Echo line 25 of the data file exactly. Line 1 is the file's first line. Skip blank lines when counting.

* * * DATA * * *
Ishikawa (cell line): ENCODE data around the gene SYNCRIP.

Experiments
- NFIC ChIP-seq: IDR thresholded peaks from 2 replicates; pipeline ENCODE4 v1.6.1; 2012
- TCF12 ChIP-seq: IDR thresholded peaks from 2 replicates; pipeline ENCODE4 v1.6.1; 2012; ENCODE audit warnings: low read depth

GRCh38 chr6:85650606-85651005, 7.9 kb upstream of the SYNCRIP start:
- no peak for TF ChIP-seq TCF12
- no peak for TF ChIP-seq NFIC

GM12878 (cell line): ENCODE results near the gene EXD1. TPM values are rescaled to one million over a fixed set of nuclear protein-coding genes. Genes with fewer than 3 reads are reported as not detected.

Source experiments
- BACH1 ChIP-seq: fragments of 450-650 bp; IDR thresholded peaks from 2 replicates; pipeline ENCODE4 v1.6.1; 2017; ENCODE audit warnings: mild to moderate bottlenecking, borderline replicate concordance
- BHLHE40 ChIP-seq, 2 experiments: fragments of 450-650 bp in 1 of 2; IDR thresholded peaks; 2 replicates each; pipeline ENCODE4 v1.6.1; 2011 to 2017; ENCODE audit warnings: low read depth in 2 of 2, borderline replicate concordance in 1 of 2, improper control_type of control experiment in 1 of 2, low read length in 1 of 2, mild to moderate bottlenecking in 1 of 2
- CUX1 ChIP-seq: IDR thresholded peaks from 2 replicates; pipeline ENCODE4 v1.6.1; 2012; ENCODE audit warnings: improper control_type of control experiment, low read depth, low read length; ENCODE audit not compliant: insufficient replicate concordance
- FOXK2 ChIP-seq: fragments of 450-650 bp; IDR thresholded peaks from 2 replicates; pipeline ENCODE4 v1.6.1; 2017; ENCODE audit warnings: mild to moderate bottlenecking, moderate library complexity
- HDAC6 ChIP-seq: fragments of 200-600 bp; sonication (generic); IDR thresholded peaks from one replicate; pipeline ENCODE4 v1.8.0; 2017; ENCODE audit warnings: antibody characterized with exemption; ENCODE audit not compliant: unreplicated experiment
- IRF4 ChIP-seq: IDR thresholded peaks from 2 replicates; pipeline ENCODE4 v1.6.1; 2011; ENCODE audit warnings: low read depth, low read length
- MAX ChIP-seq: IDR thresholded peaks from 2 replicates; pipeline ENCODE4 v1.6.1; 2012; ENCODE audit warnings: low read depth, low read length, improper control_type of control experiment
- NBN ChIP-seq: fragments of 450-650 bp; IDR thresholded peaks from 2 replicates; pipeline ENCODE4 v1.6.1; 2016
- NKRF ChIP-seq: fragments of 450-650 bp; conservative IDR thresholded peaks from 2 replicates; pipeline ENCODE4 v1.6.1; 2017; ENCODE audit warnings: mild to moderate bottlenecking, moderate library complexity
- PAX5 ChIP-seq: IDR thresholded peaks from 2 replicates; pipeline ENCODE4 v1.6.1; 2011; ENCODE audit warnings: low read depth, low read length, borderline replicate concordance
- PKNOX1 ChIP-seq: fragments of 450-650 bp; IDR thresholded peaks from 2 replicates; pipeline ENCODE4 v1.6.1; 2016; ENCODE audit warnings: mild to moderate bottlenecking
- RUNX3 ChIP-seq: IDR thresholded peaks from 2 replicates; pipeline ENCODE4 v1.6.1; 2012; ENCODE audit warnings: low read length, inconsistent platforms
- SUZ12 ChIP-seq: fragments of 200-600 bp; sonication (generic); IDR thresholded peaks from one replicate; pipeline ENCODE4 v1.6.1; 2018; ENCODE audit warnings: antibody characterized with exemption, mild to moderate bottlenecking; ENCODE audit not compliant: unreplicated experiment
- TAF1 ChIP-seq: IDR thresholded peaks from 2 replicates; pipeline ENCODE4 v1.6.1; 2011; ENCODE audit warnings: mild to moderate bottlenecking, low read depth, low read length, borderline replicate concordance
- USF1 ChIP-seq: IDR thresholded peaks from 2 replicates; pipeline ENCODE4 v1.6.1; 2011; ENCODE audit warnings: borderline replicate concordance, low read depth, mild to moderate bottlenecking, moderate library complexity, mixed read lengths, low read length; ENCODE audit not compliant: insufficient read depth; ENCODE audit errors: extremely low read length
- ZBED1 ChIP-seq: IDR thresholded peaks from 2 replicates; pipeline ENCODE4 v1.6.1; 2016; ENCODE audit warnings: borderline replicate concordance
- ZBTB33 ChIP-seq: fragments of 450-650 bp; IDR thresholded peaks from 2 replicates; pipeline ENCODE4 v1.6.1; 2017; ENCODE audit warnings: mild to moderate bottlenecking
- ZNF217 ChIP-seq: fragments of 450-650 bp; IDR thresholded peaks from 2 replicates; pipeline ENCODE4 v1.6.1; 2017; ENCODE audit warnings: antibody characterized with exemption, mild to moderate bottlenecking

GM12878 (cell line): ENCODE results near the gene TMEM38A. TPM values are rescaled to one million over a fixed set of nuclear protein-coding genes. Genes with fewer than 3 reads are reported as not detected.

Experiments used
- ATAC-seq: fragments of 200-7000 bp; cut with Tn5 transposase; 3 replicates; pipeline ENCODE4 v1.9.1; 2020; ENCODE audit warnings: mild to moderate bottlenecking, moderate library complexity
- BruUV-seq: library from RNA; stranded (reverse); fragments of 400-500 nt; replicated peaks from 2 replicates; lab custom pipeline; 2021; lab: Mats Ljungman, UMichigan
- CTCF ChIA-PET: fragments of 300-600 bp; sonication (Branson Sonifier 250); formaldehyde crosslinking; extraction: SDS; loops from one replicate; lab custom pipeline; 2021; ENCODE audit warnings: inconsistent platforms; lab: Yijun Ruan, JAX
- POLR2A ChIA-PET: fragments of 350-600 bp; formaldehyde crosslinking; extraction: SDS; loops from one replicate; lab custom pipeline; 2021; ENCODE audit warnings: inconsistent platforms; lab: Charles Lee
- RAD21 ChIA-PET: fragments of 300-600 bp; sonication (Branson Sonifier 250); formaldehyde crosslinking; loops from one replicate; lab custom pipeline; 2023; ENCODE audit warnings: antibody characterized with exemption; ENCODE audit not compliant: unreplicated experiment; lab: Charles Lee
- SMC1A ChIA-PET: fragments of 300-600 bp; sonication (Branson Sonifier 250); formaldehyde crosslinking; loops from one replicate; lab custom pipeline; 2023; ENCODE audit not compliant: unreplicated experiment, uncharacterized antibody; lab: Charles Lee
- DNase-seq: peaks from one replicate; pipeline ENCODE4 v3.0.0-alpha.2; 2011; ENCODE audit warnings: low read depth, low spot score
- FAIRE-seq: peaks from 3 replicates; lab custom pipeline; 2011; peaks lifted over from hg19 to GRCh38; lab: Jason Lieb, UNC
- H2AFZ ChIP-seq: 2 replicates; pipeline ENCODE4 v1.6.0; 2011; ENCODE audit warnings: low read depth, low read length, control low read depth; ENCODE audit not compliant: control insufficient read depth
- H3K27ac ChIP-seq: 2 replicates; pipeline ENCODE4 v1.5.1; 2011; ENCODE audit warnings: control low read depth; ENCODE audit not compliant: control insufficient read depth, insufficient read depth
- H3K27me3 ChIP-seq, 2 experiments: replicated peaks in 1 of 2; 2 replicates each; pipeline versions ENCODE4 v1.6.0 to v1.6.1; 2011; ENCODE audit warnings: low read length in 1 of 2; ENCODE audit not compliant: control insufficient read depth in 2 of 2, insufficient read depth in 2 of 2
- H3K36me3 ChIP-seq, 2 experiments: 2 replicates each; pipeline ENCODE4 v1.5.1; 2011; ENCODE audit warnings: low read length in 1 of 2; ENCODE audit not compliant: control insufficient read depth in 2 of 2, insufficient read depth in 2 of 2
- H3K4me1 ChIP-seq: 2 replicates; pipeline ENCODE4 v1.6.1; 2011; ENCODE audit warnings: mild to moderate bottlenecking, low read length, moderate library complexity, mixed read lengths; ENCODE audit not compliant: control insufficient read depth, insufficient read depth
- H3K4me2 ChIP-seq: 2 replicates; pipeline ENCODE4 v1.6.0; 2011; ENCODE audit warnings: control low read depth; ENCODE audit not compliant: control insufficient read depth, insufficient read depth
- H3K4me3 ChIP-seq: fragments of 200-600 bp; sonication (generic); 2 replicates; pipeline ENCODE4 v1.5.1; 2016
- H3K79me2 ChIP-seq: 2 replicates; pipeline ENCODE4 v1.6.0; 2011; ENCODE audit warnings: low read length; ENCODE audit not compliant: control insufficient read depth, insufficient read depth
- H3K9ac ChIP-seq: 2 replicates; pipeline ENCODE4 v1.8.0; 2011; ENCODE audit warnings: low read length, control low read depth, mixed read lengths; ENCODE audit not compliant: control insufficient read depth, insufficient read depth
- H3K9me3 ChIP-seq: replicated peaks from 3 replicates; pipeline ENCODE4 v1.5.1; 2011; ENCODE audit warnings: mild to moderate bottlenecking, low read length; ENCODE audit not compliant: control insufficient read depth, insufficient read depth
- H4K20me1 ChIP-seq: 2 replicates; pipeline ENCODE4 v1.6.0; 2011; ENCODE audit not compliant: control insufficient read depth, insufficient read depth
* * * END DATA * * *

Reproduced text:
- ZBED1 ChIP-seq: IDR thresholded peaks from 2 replicates; pipeline ENCODE4 v1.6.1; 2016; ENCODE audit warnings: borderline replicate concordance